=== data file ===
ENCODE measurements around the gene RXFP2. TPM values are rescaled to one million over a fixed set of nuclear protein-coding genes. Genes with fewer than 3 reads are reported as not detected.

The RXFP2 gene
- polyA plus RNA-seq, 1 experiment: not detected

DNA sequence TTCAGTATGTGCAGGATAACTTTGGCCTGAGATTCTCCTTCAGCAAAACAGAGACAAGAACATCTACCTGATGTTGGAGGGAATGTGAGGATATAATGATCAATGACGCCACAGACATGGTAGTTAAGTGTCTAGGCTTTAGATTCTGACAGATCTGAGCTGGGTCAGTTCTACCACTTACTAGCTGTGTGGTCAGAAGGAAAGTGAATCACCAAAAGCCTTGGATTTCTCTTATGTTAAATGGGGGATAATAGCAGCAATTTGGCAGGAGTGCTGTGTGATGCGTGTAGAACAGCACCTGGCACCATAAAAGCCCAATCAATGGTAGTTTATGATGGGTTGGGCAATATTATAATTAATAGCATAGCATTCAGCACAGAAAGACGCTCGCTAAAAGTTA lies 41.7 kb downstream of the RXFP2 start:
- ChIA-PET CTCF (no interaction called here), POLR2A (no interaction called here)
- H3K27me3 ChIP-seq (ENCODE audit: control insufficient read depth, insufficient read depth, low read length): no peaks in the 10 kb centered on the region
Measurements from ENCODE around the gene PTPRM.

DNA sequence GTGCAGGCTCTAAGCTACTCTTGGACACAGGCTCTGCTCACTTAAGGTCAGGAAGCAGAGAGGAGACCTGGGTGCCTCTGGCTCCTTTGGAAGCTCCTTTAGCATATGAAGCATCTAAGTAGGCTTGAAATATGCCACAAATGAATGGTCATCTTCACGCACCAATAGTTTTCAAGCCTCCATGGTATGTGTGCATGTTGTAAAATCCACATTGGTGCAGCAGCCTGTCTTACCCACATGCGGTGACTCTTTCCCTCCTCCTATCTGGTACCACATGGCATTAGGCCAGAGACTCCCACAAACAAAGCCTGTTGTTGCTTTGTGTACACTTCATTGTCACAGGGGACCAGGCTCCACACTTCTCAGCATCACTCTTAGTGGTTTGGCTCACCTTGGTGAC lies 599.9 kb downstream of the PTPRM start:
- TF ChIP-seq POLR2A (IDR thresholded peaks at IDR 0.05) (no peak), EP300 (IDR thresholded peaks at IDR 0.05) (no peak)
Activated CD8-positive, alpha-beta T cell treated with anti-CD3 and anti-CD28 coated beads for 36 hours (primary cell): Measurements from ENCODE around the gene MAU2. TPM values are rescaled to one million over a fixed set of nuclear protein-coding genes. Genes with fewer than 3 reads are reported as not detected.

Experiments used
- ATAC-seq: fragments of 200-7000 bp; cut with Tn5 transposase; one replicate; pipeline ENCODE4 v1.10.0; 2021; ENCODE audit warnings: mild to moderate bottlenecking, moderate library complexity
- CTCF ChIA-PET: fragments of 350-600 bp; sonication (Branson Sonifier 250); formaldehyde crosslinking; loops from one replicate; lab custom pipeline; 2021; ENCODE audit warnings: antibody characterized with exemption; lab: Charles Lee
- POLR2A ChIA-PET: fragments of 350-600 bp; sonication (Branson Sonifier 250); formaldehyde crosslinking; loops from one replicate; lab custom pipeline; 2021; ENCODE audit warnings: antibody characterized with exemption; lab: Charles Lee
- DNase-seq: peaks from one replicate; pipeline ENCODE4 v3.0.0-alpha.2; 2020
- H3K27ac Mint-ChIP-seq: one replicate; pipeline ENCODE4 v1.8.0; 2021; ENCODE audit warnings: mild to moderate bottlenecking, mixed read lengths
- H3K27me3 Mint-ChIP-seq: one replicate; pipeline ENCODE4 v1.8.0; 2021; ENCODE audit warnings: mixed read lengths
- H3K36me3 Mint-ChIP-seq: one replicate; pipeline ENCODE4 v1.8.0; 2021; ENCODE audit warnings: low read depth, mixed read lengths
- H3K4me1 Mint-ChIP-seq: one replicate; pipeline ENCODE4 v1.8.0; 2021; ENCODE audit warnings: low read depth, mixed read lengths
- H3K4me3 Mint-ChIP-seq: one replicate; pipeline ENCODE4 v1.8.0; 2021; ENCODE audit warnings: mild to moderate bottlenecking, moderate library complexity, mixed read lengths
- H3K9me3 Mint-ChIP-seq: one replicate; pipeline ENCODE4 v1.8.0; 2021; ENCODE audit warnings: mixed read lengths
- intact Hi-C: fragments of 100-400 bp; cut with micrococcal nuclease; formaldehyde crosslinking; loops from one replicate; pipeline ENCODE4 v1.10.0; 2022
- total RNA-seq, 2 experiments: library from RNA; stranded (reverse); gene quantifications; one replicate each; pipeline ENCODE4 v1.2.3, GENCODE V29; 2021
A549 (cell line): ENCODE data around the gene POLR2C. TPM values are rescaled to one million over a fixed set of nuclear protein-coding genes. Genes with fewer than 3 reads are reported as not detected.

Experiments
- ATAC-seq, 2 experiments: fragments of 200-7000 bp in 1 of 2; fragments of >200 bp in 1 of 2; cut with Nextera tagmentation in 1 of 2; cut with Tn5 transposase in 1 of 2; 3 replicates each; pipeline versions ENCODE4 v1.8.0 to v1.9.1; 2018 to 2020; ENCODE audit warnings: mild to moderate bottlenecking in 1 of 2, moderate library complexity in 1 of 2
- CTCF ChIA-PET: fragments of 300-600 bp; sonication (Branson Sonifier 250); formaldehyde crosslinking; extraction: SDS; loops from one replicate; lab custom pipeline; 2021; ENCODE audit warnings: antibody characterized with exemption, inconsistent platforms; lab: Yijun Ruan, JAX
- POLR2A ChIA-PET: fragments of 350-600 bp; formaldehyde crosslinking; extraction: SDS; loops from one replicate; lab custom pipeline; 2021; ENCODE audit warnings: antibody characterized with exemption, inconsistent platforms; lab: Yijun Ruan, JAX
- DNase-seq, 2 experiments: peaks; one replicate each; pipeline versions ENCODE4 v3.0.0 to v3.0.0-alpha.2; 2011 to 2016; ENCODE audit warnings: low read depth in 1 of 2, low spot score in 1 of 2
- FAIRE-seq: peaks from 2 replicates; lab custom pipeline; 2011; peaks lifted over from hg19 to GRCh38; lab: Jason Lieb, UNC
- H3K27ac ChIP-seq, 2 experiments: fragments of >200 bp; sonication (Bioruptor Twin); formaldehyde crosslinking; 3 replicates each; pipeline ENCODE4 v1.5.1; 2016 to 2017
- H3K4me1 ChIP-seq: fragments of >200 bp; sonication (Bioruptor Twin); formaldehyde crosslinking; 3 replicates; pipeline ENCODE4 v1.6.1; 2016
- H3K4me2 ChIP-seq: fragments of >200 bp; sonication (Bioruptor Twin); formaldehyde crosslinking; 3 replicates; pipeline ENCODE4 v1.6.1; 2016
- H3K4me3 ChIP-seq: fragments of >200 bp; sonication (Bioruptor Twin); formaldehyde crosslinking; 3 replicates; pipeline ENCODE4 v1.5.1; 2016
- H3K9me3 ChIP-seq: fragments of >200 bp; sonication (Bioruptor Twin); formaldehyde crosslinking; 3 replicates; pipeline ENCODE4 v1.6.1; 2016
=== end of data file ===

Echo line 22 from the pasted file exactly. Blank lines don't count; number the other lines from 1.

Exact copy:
- intact Hi-C: fragments of 100-400 bp; cut with micrococcal nuclease; formaldehyde crosslinking; loops from one replicate; pipeline ENCODE4 v1.10.0; 2022